Inequality and mental health
Several carers had noticed that in some psychiatric wards most people were from minority ethnic communities. Some believed that people from such backgrounds are more likely to be diagnosed with a mental illness, to be given strong medication and to be in and out of hospital a lot (the 'revolving door' syndrome). 

 
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Raye thinks there is racism in mental health services and in society generally.

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Age at interview: 28
Sex: Female
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I think wherever you want to look at this and whether you want to look at mental health or not, especially as a black man, you're in trouble from the day you're born, you know, and you get an angry black man show up in your surgery, you know, there could be a myriad of things wrong but I feel the quickest solution is diagnosis and drugs, that's the quickest way to get rid of the problem as you see it and maybe that does stem from, you know, immigration and people not really knowing where to put themselves and not knowing what to do.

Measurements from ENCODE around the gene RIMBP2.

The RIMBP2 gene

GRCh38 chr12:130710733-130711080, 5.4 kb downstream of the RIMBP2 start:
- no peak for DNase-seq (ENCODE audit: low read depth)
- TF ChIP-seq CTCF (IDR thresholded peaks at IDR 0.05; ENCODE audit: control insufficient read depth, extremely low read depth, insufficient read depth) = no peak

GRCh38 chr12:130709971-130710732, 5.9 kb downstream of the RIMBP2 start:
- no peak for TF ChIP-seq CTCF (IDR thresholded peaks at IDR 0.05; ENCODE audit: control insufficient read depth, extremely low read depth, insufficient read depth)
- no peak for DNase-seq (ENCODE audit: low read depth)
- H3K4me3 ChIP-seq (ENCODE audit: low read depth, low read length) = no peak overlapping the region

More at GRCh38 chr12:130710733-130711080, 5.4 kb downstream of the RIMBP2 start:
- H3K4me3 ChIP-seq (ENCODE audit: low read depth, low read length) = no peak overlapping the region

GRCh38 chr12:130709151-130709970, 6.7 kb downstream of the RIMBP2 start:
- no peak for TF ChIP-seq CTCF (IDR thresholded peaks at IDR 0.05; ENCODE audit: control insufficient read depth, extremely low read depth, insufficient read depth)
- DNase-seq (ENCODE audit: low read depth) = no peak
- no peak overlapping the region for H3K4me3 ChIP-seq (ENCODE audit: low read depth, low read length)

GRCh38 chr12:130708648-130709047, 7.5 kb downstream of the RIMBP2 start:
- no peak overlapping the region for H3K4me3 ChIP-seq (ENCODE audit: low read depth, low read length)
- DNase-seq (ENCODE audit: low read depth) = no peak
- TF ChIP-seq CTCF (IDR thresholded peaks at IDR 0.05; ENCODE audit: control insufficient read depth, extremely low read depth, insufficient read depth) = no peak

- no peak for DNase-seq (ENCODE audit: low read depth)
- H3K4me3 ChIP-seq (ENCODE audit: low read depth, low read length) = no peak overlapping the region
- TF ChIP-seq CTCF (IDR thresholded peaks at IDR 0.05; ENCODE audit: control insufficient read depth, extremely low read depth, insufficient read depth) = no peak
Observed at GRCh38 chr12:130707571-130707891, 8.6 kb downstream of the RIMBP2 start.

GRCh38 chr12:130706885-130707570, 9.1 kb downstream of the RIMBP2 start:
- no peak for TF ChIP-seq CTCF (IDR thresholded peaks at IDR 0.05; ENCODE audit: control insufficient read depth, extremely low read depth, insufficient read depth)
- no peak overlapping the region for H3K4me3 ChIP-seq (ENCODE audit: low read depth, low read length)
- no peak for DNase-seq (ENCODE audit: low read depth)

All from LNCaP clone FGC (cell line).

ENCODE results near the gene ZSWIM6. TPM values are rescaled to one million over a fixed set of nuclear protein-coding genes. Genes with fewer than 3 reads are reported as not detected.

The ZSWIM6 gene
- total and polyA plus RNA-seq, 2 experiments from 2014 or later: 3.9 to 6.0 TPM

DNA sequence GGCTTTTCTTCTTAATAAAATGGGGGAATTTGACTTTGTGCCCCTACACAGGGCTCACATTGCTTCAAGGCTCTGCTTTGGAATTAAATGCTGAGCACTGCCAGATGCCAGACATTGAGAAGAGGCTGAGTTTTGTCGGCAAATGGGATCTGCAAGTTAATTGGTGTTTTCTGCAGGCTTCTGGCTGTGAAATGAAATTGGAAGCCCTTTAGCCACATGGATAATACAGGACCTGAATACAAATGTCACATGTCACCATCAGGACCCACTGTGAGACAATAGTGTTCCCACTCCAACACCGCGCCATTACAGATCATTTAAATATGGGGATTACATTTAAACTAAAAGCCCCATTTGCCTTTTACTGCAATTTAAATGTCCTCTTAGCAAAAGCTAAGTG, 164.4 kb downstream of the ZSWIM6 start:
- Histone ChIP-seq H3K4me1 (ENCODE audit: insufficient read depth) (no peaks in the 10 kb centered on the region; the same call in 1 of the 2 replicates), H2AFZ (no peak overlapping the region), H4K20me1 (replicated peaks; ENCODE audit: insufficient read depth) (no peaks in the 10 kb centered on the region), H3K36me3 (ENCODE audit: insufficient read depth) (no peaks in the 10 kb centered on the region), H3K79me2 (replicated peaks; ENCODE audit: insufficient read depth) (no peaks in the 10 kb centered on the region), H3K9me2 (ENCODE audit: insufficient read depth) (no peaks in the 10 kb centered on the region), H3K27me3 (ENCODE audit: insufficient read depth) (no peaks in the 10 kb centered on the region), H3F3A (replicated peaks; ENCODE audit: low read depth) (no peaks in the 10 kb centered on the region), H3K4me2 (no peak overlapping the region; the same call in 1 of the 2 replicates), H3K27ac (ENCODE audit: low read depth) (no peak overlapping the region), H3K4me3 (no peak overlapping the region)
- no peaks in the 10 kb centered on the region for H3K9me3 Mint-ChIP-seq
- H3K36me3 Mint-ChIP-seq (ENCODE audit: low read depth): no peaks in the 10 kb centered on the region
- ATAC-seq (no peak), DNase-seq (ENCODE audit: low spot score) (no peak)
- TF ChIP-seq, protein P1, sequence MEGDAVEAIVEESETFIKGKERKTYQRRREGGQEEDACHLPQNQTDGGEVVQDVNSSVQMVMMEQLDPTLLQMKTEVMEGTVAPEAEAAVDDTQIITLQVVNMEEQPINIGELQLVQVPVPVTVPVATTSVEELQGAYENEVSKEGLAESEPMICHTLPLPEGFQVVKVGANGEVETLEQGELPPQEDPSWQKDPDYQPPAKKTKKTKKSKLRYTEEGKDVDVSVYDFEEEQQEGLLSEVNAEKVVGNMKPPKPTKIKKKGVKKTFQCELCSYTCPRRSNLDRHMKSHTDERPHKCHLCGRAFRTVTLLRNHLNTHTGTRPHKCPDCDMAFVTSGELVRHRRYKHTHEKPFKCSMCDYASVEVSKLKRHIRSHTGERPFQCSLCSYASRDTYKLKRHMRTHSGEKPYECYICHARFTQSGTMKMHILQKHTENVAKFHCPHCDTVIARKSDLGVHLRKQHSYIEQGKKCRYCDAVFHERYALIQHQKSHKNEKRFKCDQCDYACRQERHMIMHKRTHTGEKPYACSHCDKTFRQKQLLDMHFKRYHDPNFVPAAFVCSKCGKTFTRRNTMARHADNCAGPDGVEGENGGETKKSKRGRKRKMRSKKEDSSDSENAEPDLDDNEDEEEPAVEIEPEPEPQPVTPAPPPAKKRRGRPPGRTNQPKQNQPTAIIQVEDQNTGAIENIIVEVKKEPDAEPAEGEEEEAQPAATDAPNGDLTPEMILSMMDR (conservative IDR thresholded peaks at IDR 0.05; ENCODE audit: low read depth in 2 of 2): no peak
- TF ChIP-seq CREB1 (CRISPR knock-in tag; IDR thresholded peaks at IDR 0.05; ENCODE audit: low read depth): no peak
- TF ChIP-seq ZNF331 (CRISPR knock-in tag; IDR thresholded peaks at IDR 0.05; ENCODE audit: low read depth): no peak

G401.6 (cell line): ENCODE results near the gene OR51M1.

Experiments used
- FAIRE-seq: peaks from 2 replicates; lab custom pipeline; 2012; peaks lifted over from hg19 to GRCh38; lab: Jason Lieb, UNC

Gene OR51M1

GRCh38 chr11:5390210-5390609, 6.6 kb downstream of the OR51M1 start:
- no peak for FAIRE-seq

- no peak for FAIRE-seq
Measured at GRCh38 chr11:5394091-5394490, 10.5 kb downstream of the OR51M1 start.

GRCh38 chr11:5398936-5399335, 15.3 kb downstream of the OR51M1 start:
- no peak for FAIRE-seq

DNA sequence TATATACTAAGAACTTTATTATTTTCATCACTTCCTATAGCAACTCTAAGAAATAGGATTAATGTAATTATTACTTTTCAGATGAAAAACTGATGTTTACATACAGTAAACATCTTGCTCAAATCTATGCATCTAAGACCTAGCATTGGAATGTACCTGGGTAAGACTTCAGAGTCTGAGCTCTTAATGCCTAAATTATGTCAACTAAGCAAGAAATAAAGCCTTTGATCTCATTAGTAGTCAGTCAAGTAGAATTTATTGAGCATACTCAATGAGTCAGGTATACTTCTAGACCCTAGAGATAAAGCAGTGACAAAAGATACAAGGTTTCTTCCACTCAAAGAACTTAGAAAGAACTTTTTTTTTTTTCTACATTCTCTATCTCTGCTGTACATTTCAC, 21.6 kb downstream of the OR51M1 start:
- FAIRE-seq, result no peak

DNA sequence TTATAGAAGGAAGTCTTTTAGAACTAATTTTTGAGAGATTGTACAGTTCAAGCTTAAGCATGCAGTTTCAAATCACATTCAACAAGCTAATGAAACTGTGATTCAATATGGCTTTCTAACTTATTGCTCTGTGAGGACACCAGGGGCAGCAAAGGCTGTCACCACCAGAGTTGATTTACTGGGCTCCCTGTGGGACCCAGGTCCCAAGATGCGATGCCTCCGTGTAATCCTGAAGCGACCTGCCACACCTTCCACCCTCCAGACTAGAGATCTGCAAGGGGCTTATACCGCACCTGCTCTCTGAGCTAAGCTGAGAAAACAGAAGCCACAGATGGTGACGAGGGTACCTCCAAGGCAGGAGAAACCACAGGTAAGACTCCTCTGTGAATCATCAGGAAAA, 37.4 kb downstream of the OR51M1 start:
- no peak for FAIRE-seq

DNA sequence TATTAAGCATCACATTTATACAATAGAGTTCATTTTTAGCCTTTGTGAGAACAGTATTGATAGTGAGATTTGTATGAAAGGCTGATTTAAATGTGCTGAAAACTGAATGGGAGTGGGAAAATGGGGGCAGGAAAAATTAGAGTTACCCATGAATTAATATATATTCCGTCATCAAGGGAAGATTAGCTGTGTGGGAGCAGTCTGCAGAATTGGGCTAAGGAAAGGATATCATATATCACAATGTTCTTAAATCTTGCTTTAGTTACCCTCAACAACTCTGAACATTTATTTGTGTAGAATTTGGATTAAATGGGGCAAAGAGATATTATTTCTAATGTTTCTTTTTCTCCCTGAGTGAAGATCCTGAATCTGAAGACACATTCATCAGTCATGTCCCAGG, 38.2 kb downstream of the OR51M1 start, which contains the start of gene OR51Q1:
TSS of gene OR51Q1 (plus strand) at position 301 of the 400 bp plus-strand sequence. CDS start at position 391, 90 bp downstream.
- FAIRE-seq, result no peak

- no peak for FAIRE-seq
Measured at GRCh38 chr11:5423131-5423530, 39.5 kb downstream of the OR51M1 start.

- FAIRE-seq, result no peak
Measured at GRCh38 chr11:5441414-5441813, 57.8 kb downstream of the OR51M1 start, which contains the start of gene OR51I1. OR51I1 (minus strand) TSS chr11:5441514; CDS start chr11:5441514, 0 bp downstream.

And that's not, -I don't think that's just about mental health, I think that's about quite a lot of things. You see a group of black boys standing on the street together you immediately think they're up to no good. Where does that come from, it comes from stereotypes, where do they come from. The majority of what you see is reported about these people on TV. If the world suddenly flipped and on TV for every black person you saw a white person, and for every white person you saw a black person, you know, I don't think people would be able to cope with that. It's just, there's all the little things as well that perhaps other people don't, don't think about. My name sounds English, I show up for job interviews and I see people and they're a bit, 'oh OK', I'm not what they were expecting. I think it's always little things. It's uncomfortable I feel, and so when you add mental illness on top of that, people don't really know where to put themselves.

Some called this a form of 'institutional racism', which means that organisations (and not individual workers) have failed to give proper services to people because of their race. 

Some said that people from minority ethnic communities are more likely than others to live in poverty, which can also affect mental health (see 'Carers' views: mental health problems & causes').


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Last reviewed September 2018.

Last updated June 2015.